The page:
Processing Beach wood
I took a trip to the beach for wood yesterday and that I will share some lessons that I have learned throughout the years of harvesting off the beach.
Harvesting beach wood for turning or your wood project is a lot of work but you know how we are… Yah we are like kids in a candy store. We will beige, borrow or steal to get our candy. Well hopefully not steal. I like beach wood because it is more stable than green wood. It has been soaking and drying and soaking and drying for sometimes years.
There are places on the Oregon coast that you can take a chain saw and cut what you want without permits. Many cut for fire wood but there are a few of us who see more value in the beach wood. You can find burl, curly wood, fiddle back wood, flame figure and lots of spalted woods. The trick with the spalted woods is trying to figure out what kind of wood it is. I will have to right and article on identifying wood from the beach some time later. But for now I will stick with the subject.
Beach wood or drift wood comes with a lot of baggage. You know like your second cousin’s nephew but we won’t go there. Beach wood is covered in sand. That is a no brainer but how do you deal with the sand on the surface of the wood and in the deep cracks and splits. Sand for obvious reasons dull anything sharp tool that you put to it. It will tare up your chain saw chains not to mention your bar, tare up your band saw blades and your turning tools. So how to you get to the minimum dulling of your tools from the beach to your lathe?
(I am open to discussion on this) The first step getting it from the beach is cutting most of the surface wood off at the beach. This is where I get rid of most of the sand in my wood. I am very careful of where I cut. Here are some pointers that I keep in mind for your beach trip:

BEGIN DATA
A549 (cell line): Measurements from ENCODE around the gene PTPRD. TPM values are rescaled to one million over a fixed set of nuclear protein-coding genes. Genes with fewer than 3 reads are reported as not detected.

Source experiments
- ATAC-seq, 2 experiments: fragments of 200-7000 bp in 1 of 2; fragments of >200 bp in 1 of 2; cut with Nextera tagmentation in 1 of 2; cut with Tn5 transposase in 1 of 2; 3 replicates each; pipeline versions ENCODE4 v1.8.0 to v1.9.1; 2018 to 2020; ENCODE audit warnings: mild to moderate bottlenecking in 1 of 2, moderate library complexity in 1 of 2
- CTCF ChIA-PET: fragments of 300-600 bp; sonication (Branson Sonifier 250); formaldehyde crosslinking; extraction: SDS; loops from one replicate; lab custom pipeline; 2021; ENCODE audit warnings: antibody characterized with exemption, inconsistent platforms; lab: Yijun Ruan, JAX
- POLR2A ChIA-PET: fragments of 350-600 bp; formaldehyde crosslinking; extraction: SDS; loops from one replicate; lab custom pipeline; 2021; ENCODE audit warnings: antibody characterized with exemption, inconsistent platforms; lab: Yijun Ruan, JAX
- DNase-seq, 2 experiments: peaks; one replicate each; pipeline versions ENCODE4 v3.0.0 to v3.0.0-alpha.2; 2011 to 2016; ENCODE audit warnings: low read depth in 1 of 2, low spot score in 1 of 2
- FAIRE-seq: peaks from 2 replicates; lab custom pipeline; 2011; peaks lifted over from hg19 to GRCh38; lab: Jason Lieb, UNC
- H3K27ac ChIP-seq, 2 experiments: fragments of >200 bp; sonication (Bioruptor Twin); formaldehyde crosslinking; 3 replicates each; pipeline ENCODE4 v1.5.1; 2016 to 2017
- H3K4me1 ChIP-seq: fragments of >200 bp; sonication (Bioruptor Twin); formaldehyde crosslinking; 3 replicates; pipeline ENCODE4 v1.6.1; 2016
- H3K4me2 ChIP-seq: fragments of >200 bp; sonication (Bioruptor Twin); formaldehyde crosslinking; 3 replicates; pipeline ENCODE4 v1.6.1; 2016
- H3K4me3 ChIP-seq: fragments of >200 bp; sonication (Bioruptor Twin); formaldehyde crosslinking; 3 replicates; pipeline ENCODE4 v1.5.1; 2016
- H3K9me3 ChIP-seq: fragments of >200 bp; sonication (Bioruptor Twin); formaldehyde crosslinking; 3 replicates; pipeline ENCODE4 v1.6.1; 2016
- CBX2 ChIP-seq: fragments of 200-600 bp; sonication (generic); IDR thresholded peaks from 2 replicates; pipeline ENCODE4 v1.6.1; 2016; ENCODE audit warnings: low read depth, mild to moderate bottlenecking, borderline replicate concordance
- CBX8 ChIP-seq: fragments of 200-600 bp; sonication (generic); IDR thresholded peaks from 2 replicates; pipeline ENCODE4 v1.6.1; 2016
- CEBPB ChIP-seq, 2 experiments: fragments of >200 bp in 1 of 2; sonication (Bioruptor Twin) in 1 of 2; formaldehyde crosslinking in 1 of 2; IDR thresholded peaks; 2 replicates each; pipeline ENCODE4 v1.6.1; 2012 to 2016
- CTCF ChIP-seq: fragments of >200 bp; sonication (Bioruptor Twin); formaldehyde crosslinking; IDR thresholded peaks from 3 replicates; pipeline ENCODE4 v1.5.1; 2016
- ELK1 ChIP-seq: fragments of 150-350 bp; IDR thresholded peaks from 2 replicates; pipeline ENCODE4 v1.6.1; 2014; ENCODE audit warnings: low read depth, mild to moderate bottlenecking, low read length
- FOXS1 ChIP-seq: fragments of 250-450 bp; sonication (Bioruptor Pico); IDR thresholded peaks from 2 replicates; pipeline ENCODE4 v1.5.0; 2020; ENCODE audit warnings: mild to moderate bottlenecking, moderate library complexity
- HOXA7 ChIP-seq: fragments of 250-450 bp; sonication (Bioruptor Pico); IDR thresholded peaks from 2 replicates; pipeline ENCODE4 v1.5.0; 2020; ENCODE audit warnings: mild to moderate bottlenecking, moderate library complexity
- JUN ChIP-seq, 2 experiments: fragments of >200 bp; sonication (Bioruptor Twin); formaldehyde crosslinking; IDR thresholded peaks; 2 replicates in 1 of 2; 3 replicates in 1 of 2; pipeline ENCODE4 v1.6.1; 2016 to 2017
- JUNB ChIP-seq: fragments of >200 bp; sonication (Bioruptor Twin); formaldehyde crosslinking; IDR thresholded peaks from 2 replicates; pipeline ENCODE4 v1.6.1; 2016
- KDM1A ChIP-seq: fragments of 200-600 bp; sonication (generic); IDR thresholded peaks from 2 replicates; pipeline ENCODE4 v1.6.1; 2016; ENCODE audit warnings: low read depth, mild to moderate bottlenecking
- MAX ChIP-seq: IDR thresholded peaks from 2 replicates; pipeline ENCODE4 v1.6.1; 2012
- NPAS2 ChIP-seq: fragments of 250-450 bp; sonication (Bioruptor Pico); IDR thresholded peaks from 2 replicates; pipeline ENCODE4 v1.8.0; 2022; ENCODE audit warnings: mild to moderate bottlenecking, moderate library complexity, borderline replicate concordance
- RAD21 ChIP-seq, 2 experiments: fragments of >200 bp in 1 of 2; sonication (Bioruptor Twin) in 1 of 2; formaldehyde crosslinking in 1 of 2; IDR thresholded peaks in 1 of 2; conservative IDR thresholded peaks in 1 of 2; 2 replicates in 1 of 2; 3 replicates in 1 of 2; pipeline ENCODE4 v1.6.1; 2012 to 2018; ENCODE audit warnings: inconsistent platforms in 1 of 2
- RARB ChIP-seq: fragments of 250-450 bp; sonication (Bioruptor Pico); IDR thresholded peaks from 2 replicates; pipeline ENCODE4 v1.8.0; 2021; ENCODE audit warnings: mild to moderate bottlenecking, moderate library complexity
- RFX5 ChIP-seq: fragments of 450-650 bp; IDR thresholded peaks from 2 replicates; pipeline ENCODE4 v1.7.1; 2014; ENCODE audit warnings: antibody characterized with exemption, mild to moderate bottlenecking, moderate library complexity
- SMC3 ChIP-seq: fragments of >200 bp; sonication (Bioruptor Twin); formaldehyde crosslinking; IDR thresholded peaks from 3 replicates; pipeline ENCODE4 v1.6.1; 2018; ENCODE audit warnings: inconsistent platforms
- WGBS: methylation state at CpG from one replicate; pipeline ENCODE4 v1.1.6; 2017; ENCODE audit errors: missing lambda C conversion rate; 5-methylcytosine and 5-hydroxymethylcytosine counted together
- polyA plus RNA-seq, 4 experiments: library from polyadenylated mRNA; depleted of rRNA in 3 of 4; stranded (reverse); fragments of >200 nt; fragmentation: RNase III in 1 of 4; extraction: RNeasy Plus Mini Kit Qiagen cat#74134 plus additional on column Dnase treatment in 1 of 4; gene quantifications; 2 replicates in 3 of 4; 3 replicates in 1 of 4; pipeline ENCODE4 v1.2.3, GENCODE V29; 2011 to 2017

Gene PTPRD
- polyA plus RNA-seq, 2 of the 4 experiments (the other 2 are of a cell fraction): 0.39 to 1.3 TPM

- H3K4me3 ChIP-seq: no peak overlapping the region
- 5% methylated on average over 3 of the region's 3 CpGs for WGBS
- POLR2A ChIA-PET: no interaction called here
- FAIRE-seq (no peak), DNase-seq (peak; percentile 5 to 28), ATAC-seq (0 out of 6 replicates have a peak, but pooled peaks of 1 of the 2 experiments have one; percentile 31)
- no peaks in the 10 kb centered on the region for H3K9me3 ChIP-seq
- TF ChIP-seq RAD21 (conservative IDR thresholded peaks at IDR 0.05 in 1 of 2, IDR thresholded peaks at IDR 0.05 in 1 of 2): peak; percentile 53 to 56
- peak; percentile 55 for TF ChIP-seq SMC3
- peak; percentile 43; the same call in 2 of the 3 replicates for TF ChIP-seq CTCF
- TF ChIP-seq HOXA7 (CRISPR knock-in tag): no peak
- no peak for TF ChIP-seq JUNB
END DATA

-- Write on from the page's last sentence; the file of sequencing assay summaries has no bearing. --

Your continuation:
- • Make sure you have your hearing, eye and hand protection.
- • Make sure that you bring your tools and chain sharpener. ( I forgot my gas and oil so a little extra cost there)
- • Make sure that you use appropriate bar oil. You don’t to be skimping on the oil especially in sand.
- • I will never let my blade hit the sand that the log is laying on. Brush off any sand that you can see on the log.
- • I will only to 90 degree cuts to the log and with the grain cuts to the log.
- • Never cut down a crack (that is where sand works its way in. I will cut along side of the crack and then trim it off with my band saw when I get to the shop.
The reason for the 90 degree and along the grain cut is to get into the good wood. You will get past the surface sand quickly when you use just these to angles. I try and use these to cuts even off the beach. It is easier on your saw and less work for you.
This last trip I got off the beach about 3000 lbs by myself in about a half a day. I guess that is the old Alaska fishermen in me that just says “get it done” happened.
So when I get the wood home or to my shop I have for the most part clean wood or easily trimmable (is this a word. LOL!)blocks where I can avoid the sand. So Yesterday I only dulled one chain because I was first of all fortunate and second I was careful of where and what I cut.
Free of Sand! Yahoo!
Hope this helps
-- Greg, Southern Oregon, www.oregonburls.com What can I say but God Is Good!